Give the Kids a Treat
Family programming abounds at the Living Arts Centre. DuffleBag Theatre presents the tale of “Sleeping Beauty” on October 28, in its signature interactive-storytelling style. Giggle and Stomp (November 25) fuses fast-paced music with humour in an energetic concert. The crew from TV’s Big Comfy Couch present Molly’s Full Moon Festival (January 5), with Major Bedhead, the Dust Bunnies and other beloved characters from the show.
Buy Beautiful Craftworks
The least heralded yet most unique aspect of the Living Arts Centre is its role in nurturing artistic talent. The LAC features eight studios where developing artists can explore their talents and create beautiful works. The ground-floor glasswork studio is most striking. Its furnaces and workspaces are set up in such a way that visitors can peer through the windows and witness the alchemy of molten goo becoming art through blowing, shaping, colouring and etching. Next door, the wood, textile and ceramics studios also offer a glimpse of artists at work. Elsewhere in the building, the sculpture and photography studios are home to more artists.
The LAC Gift Shop is completely devoted to the works created in these studios. All manner of pieces are available: Britt Olauson’s wooden purses are here, so graceful that the carved pine seems to swish. Furniture from Kelly Couture combines wood, stone and metal in clean designs. Sonya Khan creates one-of-a-kind hand-painted scarves. And then there’s the glass: dramatic, clear sculptures from Cali Balles; intensely coloured vessels by Stopher Christensen; jewel-toned blown glass by Don MacLennan; and much more. The Gift Shop is open weekdays from 8 a.m. to 6 p.m., and during select evening performances.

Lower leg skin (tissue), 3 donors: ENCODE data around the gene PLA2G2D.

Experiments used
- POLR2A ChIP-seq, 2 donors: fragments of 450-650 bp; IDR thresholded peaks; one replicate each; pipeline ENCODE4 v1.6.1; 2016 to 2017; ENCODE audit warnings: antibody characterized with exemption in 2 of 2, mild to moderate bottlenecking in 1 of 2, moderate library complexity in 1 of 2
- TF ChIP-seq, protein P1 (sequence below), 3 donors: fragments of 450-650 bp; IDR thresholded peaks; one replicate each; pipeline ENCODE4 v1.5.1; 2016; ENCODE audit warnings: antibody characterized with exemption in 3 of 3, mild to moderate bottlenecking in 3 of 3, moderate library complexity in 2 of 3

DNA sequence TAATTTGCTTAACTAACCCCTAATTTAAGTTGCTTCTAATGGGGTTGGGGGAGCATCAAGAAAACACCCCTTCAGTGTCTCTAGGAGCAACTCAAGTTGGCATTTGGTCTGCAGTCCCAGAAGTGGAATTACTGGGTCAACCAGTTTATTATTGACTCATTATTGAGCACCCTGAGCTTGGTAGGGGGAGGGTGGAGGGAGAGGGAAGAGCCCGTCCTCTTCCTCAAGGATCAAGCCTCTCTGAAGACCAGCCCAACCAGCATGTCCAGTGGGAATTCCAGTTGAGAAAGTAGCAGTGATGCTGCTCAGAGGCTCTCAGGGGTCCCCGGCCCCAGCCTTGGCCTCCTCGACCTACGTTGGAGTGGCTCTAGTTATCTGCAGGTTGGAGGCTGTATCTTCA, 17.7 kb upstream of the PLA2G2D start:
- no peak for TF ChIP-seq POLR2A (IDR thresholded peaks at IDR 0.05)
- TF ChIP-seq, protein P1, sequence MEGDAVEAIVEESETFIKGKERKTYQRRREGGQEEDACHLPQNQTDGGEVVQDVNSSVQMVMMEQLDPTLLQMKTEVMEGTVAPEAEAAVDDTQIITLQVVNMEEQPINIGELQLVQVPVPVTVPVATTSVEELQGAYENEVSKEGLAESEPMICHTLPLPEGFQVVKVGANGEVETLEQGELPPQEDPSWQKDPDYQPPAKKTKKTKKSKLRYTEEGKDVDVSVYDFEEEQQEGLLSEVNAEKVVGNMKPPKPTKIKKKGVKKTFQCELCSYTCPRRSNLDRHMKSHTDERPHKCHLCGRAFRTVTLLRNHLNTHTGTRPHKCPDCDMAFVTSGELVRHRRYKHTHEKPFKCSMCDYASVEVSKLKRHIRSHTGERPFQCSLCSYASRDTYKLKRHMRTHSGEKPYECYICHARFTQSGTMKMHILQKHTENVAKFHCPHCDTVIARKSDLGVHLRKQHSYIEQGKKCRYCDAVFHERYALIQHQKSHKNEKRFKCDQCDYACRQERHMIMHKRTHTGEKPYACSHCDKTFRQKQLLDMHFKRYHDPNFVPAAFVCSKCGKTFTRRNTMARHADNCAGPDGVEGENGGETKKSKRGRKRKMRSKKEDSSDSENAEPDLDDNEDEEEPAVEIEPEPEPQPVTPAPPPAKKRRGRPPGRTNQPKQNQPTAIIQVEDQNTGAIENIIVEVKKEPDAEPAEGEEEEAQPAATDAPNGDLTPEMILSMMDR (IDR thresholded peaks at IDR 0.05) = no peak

For tickets and information on programming at the Living Arts Centre, call 905-306-6000 or visit www.livingartscentre.ca.
Pre-theatre Dining at its Most Convenient
LIVE Cuisine is the Living Arts Centre’s in-house restaurant. In addition to a weekday lunch buffet, it offers a pre-theatre dinner buffet ($29.95; $15.95 for children). Enjoy roast beef, pasta, and about two dozen other dishes before most performances at Hammerson Hall. After the show, stay for dessert and coffee ($10). Call 905-306-6116 for reservations.
In August, free special events take place across the street from the Living Arts Centre, at Mississauga’s striking Civic Centre. Different activities happen each evening. Take a yoga class on the lawn Tuesdays at 7 p.m., check out vintage cars Thursdays from 6 to 9 p.m., and view movies outdoors on Thursdays from 8:30 p.m. Featured events include an outdoor performance of Shakespeare’s Much Ado About Nothing by Driftwood Theatre on August 11 (7:30 p.m.), and a performance by Peter Appleyard and his Big Band on August 25 (7:30 p.m.). Call 905-615-3200 ext. 2403 for more details.
TIP! The most convenient parking is the free lot underneath the LAC. The entrance is hidden around back, accessible from the west side of the building off Living Arts Drive.